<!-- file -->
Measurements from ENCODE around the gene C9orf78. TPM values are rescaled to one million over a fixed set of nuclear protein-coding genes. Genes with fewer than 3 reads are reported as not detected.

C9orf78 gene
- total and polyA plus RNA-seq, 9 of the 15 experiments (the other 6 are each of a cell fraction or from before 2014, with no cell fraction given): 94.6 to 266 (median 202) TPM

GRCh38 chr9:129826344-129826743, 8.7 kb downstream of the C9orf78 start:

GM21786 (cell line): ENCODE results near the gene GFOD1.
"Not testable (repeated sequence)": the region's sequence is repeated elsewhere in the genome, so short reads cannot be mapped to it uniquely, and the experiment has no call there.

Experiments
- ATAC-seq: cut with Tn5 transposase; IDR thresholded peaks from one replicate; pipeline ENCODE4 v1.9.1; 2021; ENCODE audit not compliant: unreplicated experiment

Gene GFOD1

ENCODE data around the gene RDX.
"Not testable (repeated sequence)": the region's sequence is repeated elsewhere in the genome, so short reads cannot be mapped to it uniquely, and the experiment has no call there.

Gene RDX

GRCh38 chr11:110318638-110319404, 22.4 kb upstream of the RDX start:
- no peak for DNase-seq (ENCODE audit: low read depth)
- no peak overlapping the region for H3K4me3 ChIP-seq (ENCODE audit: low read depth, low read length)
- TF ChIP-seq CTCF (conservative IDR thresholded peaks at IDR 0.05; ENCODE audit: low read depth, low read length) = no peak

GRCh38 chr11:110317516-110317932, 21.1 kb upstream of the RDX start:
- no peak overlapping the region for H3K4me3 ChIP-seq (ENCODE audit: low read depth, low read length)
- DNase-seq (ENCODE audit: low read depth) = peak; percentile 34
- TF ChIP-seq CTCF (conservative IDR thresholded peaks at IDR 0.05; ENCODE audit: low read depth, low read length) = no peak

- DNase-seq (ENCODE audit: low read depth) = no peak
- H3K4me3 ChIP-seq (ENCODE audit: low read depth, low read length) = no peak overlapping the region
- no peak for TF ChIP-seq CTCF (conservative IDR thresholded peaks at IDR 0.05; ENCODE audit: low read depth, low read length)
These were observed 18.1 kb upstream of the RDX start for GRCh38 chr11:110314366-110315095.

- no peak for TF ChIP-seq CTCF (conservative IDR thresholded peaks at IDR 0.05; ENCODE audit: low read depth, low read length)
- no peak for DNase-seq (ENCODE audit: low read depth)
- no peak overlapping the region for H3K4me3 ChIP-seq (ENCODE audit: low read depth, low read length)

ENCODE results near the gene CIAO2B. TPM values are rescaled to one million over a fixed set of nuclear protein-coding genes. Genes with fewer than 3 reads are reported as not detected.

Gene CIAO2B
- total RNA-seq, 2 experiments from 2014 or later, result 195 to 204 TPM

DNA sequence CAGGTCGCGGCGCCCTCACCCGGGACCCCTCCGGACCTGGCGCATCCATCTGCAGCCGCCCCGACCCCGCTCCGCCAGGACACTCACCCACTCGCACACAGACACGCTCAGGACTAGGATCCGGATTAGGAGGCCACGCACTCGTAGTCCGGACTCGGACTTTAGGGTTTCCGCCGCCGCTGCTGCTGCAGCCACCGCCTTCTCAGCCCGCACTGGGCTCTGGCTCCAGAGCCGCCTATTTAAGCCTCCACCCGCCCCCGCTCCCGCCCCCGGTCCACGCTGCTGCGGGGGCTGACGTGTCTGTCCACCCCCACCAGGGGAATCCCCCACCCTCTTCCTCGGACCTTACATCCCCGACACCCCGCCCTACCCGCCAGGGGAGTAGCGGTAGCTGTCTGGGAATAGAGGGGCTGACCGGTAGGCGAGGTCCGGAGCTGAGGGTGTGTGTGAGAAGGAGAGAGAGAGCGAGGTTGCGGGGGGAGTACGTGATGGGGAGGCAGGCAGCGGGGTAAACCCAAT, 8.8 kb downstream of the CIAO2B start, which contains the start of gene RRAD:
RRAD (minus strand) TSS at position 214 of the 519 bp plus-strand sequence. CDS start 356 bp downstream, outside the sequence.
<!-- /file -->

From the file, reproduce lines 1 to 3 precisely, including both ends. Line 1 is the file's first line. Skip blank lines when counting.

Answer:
Measurements from ENCODE around the gene C9orf78. TPM values are rescaled to one million over a fixed set of nuclear protein-coding genes. Genes with fewer than 3 reads are reported as not detected.

C9orf78 gene
- total and polyA plus RNA-seq, 9 of the 15 experiments (the other 6 are each of a cell fraction or from before 2014, with no cell fraction given): 94.6 to 266 (median 202) TPM